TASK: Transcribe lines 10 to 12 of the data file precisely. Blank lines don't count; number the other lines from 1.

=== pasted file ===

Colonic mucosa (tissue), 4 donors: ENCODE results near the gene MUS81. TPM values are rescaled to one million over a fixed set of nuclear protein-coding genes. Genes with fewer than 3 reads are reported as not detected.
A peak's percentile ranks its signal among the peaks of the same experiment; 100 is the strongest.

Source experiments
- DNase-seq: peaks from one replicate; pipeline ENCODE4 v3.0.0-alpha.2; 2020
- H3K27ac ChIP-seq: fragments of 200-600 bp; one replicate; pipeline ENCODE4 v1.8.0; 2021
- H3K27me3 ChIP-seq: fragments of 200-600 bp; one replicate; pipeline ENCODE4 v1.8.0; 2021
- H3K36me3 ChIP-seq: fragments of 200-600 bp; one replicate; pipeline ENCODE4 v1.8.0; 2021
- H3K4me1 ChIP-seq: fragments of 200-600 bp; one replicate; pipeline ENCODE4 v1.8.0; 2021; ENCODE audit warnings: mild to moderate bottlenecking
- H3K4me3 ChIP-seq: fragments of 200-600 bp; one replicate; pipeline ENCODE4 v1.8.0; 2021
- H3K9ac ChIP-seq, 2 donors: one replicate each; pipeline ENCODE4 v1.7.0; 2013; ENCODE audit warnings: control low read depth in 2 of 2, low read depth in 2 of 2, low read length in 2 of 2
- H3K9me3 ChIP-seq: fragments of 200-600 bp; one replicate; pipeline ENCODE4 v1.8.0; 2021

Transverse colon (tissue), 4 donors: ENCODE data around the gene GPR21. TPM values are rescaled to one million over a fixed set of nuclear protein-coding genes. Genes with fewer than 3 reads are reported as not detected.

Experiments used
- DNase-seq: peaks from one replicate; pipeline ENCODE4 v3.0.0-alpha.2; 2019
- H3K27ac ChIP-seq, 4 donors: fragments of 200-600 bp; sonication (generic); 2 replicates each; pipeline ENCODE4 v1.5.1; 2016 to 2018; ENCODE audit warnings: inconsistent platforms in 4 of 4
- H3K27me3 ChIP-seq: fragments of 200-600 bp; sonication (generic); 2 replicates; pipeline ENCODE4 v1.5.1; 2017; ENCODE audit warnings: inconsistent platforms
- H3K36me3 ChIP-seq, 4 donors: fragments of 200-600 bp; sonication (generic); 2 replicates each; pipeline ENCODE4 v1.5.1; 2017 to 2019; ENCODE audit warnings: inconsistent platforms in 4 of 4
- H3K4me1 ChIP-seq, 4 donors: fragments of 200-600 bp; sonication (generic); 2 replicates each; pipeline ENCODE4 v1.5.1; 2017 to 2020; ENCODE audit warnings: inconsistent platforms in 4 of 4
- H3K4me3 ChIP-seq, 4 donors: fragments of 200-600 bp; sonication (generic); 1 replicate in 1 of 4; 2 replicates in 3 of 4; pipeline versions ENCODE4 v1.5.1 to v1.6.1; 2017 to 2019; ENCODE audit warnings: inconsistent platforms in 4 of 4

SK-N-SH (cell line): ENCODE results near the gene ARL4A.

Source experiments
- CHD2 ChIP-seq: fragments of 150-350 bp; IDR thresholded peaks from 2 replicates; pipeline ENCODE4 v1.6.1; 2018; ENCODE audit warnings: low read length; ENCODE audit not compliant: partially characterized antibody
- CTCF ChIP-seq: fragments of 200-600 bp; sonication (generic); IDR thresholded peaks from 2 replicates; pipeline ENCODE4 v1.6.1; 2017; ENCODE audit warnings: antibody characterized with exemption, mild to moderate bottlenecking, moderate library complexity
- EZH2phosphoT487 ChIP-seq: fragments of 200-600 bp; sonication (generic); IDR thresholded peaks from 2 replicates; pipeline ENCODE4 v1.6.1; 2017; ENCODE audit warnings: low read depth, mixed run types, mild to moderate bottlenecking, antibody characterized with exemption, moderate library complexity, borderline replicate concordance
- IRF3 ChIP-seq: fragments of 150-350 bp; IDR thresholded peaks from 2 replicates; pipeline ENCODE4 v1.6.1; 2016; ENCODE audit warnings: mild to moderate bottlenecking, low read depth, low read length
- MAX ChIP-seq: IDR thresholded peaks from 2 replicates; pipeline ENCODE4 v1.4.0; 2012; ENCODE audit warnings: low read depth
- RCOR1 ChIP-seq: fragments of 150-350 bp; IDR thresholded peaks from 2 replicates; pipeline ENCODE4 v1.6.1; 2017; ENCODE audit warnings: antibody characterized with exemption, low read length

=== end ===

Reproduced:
- H3K9ac ChIP-seq, 2 donors: one replicate each; pipeline ENCODE4 v1.7.0; 2013; ENCODE audit warnings: control low read depth in 2 of 2, low read depth in 2 of 2, low read length in 2 of 2
- H3K9me3 ChIP-seq: fragments of 200-600 bp; one replicate; pipeline ENCODE4 v1.8.0; 2021

Transverse colon (tissue), 4 donors: ENCODE data around the gene GPR21. TPM values are rescaled to one million over a fixed set of nuclear protein-coding genes. Genes with fewer than 3 reads are reported as not detected.